We start by helping you select the best materials available, and then we?ll follow through with thorough, expert installation, while paying strict attention to details.
The layout of your kitchen – where you place your appliances, your countertops, and your storage – will determine how cook-friendly your kitchen is. Ask yourself:
Will I have to walk far to get water to top off a pot on the stove?
Will I have enough space to slice, dice, chop, and otherwise prepare meals?
Will I have room to store the olive oil near the stove or will I have to go across the room to get it?
Will two or more cooks be able to work comfortably in the space without constantly bumping into each other?
Will I be able to easily rinse dishes and load them into the dishwasher?
Do I prefer a range or a separate cooktop and oven?
Do I need a prep sink and a cleanup sink?
Do I need an eating area in the kitchen?
Of course, if you’re remodeling, the structure of your existing home will limit your layout options. You’ll have considerably more flexibility the larger your space and if you’re building a new home or adding on.
Common kitchen plans include the one-wall kitchen, the corridor or galley kitchen, the L or double L kitchen, the U-shaped kitchen and the G-shaped kitchen.
One factor to consider when planning your budget for a kitchen remodeling project are to consider the layout and cabinet configuration. It will affect the price greatly, for example, a stack of drawers will be higher-priced than a one-drawer/two-door base cabinet. A U-shaped kitchen will typically cost more than one that’s L-shaped with an island. A wall oven/cooktop combination range will generally cost about $1,000 more than a freestanding range.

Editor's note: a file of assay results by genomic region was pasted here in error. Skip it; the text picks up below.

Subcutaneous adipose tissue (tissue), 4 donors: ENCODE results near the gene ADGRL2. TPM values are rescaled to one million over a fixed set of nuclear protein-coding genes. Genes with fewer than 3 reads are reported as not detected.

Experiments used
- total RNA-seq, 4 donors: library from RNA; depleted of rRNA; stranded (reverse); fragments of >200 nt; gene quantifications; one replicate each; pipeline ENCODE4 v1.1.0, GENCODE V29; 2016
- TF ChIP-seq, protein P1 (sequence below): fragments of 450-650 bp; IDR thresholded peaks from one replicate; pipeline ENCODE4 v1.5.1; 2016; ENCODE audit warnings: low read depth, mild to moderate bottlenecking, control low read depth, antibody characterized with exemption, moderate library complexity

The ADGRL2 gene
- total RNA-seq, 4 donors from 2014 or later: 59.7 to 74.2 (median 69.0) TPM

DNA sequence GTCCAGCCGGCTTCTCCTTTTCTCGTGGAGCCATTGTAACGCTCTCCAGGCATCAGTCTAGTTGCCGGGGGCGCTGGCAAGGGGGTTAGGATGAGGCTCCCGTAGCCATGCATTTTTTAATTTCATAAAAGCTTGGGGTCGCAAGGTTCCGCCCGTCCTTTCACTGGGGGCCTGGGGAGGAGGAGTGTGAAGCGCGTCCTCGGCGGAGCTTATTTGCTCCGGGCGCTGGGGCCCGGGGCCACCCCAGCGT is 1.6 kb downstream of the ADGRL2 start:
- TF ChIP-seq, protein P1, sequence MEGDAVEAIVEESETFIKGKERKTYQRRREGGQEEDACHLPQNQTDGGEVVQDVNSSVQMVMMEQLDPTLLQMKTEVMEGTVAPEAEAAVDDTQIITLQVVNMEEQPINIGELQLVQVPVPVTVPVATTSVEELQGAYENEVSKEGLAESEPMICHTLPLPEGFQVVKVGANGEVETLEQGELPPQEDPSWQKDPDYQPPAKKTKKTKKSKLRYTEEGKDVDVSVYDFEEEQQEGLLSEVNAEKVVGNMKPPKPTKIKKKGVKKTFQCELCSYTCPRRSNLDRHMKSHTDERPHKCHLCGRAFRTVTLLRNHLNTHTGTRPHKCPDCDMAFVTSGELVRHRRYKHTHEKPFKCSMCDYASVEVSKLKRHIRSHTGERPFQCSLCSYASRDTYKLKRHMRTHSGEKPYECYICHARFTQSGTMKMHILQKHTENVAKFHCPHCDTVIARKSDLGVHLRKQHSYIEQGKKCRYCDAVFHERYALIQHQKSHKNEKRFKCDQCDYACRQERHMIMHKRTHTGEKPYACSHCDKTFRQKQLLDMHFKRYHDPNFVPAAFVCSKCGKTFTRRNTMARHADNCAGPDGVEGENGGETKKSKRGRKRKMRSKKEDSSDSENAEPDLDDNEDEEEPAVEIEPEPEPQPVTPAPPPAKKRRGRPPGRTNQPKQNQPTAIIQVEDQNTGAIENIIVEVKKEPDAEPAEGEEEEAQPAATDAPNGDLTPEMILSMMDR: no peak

When choosing cabinets consider the wood species that will cover the cabinets, door style, the type of finish, as well as the cabinet construction. Choosing the right wood will help to figure a budget on cabinets, as well as your entire kitchen. Melamine surfaces will be the least costly, cherry is usually about 7 to 10 percent more than oak, hickory and pine. Specialty woods like alder, mahogany, fir, rift-cut woods, redwood, and teak will cost more than common woods like oak or pine. Maple is the most common wood, usually priced somewhere between oak and cherry.
The style of door you decide upon will also have an affect on the price of a kitchen remodel. A door with more details like arches, grooves and molding and the amout of each will have an affect on the cost as well. Different finishes are also a factor to consider because the types of finishes will vary in price.
Painted cabinets will run about 10 to 15 percent more than standard stains. Glazes or layered finishes will run about 7 to 15 percent more than a standard stain due to extra labor.
New Trends in Kitchen Cabinets, Countertops, and Flooring
The National Kitchen and Bath Association predicts there will not be drastic changes in terms of customer taste this year. Projects that will dominate in 2010 will use small budgets, greener products, and traditional design. “My sense of trends is that people are looking to do more with less money,” says Ilyce R. Glink, home improvement author, blogger, and talk radio host. “They’re thinking about inlaying different tiles in order to maximize their bang for the buck rather than going with inlaid marbles. People are building smaller, cheaper, greener, and more thoughtfully.” People are looking to express themselves more through their choices than by subscribing to any fad.
Concealed Kitchens that are integrated well with design will be popular. The incorporation of the kitchen into a primary living and entertaining room provides homeowners with far more flexibility in lifestyle. Integrated and concealed appliances allow kitchens to enhances other spaces. Overall composition of kitchens are being defined by the overall scale of the room to add functionality and visual appeal. Distinctive wall coverings, tin ceilings and textured walls are used to balance the scale of new designs.